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History and Social Science

Social science students become familiar with both historical facts and concepts and with the more general social scientific skills that are especially useful in examining current events. Communication skills are developed through thoughtful and active listening, speaking, reading and writing. In addition to daily participation in classroom discussion, students at all grade levels present formal oral reports on topics mutually agreed upon by student and teacher. All students are required to present a formal written research essay developed around a revlevant question. In the classroom, the “directed discussion” format prevails over lectures, which are usually no more than half a class period in length.
 
Class periods for small-group study projects and independent reading are scheduled when appropriate. Midterm and final exams emphasize the writing of essays and practice in answering multiple-choice questions of the type commonly encountered in the College Board testing program.
  • American Studies: History

    2 semesters, 1 credit
    Prerequisite: World Cultures & Contemporary Problems II, AP European History or AP World History

    American Studies is an interdisciplinary investigation of the nation’s culture, from the earliest people on the land to contemporary society. Students read literature, historical documents, scholarly articles and more while also viewing art, photographs and early versions of newspapers, posters and other forms of public communication. Students write traditional academic essays but also complete inquiry-based projects aimed at independent research and share their results via discussions, debates, role playing and the creation of historical documents. The goal of this reading, writing and viewing is to find connections and patterns that help define American culture.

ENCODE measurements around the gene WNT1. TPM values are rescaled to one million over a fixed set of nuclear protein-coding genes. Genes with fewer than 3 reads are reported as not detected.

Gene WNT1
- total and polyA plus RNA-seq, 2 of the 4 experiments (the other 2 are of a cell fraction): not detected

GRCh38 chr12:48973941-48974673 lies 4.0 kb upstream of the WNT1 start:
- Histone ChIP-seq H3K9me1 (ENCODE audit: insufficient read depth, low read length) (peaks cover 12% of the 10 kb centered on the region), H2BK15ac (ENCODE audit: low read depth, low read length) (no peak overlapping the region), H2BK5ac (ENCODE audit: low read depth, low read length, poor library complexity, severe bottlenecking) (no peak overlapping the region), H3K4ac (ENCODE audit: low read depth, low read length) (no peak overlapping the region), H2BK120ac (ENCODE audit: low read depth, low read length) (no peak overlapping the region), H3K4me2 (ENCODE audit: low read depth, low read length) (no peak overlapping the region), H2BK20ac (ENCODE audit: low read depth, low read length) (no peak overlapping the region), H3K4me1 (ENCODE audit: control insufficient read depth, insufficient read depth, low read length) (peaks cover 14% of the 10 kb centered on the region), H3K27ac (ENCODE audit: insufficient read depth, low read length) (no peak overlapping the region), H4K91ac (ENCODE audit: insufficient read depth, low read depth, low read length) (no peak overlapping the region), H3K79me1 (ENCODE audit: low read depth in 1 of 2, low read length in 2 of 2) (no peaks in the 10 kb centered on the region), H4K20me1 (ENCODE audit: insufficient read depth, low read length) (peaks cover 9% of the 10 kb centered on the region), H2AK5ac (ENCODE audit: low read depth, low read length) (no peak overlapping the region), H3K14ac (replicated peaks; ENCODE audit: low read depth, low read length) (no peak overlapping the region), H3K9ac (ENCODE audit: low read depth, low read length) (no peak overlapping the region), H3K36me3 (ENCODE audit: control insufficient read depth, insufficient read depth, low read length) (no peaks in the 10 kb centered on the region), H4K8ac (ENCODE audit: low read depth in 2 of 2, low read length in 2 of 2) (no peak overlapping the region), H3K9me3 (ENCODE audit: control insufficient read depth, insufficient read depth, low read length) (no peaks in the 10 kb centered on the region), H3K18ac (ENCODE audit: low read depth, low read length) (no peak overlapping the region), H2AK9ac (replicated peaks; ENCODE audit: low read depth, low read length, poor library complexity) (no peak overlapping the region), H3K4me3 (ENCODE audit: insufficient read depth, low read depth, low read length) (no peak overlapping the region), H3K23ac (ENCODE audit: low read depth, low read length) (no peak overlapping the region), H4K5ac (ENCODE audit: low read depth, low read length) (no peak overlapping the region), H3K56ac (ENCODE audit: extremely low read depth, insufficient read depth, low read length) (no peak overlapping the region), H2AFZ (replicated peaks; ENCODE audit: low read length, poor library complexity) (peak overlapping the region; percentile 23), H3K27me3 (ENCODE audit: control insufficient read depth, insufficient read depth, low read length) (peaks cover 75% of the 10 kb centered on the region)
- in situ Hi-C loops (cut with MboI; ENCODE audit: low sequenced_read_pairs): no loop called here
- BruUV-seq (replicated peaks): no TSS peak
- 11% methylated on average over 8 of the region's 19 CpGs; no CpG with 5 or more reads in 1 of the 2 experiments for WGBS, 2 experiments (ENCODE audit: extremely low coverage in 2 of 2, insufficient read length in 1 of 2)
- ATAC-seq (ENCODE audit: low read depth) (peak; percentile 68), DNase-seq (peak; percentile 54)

• AP Art History

    2 semesters, 1 credit
    Prerequisite: AP World, AP English Lit, AP U.S. History or advanced-level VAPA course.

    AP Art History provides the same benefits to Upper School students as those provided by an introductory college course in art history: an understanding and enjoyment of architecture, sculpture, painting and other art forms within historical and cultural contexts. Issues such as politics, religion, patronage, gender, function and ethnicity are explored. Students examine major forms of past and present artistic expression from an assortment of cultures and disciplines. They learn how to look at works of art critically, with intelligence and sensitivity, and they learn how to effectively analyze what they see through a multitude of critical analysis assignments.
  • AP Psychology

    2 semesters, 1 credit
    Prerequisite: Department recommendation or instructor approval. Grades 10-12

    This college-level course explores topics of psychology: research methods, neuropsychology, learning, memory, perception, cognition, states of consciousness, diagnosis and treatment of mental illness, developmental psychology and social psychology. Students learn about careers in psychology and practice applying psychological concepts to everyday life. Students are well-prepared for the Advanced Placement examination.
  • AP United States Government

    2 semesters, 1 credit
    Prerequisite: Department recommendation

    This course is designed to give students a critical perspective of government and politics in the United States. Students are involved in both the study of general concepts used to interpret U.S. politics and the analysis of specific case studies. The class also examines the various institutions, groups, beliefs and ideas that make up the U.S. political reality. Special attention is paid to Supreme Court cases in the areas of civil liberties and civil rights.
  • AP United States History

    2 semesters, 1 credit
    Prerequisite: World Cultures & Contemporary Problems II or AP World History, and department recommendation